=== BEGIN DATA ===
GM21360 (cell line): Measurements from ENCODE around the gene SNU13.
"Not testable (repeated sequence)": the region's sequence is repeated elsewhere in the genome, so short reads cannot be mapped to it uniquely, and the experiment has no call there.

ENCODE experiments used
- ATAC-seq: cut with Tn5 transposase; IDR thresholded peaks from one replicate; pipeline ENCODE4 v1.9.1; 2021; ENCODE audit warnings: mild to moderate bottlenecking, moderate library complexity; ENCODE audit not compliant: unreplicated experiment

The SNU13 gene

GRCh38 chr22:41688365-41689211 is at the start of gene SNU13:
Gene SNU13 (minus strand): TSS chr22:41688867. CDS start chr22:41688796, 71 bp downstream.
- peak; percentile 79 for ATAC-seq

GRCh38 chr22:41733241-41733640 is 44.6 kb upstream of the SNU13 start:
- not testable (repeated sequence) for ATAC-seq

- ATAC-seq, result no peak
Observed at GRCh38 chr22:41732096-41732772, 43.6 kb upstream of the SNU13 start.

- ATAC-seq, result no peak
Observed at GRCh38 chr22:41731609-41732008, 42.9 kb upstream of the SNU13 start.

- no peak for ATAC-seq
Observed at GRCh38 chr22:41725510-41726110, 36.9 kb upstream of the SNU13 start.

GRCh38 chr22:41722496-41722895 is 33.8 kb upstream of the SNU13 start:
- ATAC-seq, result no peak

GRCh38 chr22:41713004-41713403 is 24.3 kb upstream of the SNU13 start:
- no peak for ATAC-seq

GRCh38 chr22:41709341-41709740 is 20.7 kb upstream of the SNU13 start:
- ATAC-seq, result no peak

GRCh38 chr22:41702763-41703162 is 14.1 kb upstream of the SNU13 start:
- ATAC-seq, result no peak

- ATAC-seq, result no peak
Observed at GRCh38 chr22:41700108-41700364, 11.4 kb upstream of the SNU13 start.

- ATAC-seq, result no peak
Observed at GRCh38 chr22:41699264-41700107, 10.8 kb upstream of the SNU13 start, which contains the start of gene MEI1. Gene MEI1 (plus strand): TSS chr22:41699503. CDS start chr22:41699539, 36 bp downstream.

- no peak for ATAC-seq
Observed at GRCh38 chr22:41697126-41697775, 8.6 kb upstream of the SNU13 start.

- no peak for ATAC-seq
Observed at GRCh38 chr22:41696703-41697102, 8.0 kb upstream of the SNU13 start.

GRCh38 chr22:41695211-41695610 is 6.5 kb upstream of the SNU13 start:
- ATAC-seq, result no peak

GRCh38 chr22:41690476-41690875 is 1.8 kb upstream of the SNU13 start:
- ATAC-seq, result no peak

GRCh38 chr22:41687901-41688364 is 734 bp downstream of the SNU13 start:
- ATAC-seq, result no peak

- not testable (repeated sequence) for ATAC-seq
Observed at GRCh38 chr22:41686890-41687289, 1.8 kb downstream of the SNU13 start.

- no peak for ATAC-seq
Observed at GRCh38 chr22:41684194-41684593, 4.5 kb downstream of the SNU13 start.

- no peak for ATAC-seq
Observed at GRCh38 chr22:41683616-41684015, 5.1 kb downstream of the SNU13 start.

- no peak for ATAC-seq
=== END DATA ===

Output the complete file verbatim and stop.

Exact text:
GM21360 (cell line): Measurements from ENCODE around the gene SNU13.
"Not testable (repeated sequence)": the region's sequence is repeated elsewhere in the genome, so short reads cannot be mapped to it uniquely, and the experiment has no call there.

ENCODE experiments used
- ATAC-seq: cut with Tn5 transposase; IDR thresholded peaks from one replicate; pipeline ENCODE4 v1.9.1; 2021; ENCODE audit warnings: mild to moderate bottlenecking, moderate library complexity; ENCODE audit not compliant: unreplicated experiment

The SNU13 gene

GRCh38 chr22:41688365-41689211 is at the start of gene SNU13:
Gene SNU13 (minus strand): TSS chr22:41688867. CDS start chr22:41688796, 71 bp downstream.
- peak; percentile 79 for ATAC-seq

GRCh38 chr22:41733241-41733640 is 44.6 kb upstream of the SNU13 start:
- not testable (repeated sequence) for ATAC-seq

- ATAC-seq, result no peak
Observed at GRCh38 chr22:41732096-41732772, 43.6 kb upstream of the SNU13 start.

- ATAC-seq, result no peak
Observed at GRCh38 chr22:41731609-41732008, 42.9 kb upstream of the SNU13 start.

- no peak for ATAC-seq
Observed at GRCh38 chr22:41725510-41726110, 36.9 kb upstream of the SNU13 start.

GRCh38 chr22:41722496-41722895 is 33.8 kb upstream of the SNU13 start:
- ATAC-seq, result no peak

GRCh38 chr22:41713004-41713403 is 24.3 kb upstream of the SNU13 start:
- no peak for ATAC-seq

GRCh38 chr22:41709341-41709740 is 20.7 kb upstream of the SNU13 start:
- ATAC-seq, result no peak

GRCh38 chr22:41702763-41703162 is 14.1 kb upstream of the SNU13 start:
- ATAC-seq, result no peak

- ATAC-seq, result no peak
Observed at GRCh38 chr22:41700108-41700364, 11.4 kb upstream of the SNU13 start.

- ATAC-seq, result no peak
Observed at GRCh38 chr22:41699264-41700107, 10.8 kb upstream of the SNU13 start, which contains the start of gene MEI1. Gene MEI1 (plus strand): TSS chr22:41699503. CDS start chr22:41699539, 36 bp downstream.

- no peak for ATAC-seq
Observed at GRCh38 chr22:41697126-41697775, 8.6 kb upstream of the SNU13 start.

- no peak for ATAC-seq
Observed at GRCh38 chr22:41696703-41697102, 8.0 kb upstream of the SNU13 start.

GRCh38 chr22:41695211-41695610 is 6.5 kb upstream of the SNU13 start:
- ATAC-seq, result no peak

GRCh38 chr22:41690476-41690875 is 1.8 kb upstream of the SNU13 start:
- ATAC-seq, result no peak

GRCh38 chr22:41687901-41688364 is 734 bp downstream of the SNU13 start:
- ATAC-seq, result no peak

- not testable (repeated sequence) for ATAC-seq
Observed at GRCh38 chr22:41686890-41687289, 1.8 kb downstream of the SNU13 start.

- no peak for ATAC-seq
Observed at GRCh38 chr22:41684194-41684593, 4.5 kb downstream of the SNU13 start.

- no peak for ATAC-seq
Observed at GRCh38 chr22:41683616-41684015, 5.1 kb downstream of the SNU13 start.

- no peak for ATAC-seq